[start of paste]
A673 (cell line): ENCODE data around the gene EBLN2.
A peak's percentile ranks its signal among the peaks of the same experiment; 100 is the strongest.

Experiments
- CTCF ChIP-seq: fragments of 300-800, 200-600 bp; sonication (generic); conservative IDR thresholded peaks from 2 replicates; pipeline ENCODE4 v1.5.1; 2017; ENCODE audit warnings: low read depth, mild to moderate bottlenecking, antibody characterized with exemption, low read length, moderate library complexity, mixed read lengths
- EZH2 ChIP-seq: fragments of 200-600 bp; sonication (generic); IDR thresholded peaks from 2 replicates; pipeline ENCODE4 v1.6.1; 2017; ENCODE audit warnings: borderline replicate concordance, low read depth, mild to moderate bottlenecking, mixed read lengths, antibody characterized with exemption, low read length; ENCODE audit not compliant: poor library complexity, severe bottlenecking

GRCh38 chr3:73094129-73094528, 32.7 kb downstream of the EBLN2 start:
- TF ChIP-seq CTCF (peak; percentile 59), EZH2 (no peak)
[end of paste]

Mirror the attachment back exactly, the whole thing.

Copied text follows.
A673 (cell line): ENCODE data around the gene EBLN2.
A peak's percentile ranks its signal among the peaks of the same experiment; 100 is the strongest.

Experiments
- CTCF ChIP-seq: fragments of 300-800, 200-600 bp; sonication (generic); conservative IDR thresholded peaks from 2 replicates; pipeline ENCODE4 v1.5.1; 2017; ENCODE audit warnings: low read depth, mild to moderate bottlenecking, antibody characterized with exemption, low read length, moderate library complexity, mixed read lengths
- EZH2 ChIP-seq: fragments of 200-600 bp; sonication (generic); IDR thresholded peaks from 2 replicates; pipeline ENCODE4 v1.6.1; 2017; ENCODE audit warnings: borderline replicate concordance, low read depth, mild to moderate bottlenecking, mixed read lengths, antibody characterized with exemption, low read length; ENCODE audit not compliant: poor library complexity, severe bottlenecking

GRCh38 chr3:73094129-73094528, 32.7 kb downstream of the EBLN2 start:
- TF ChIP-seq CTCF (peak; percentile 59), EZH2 (no peak)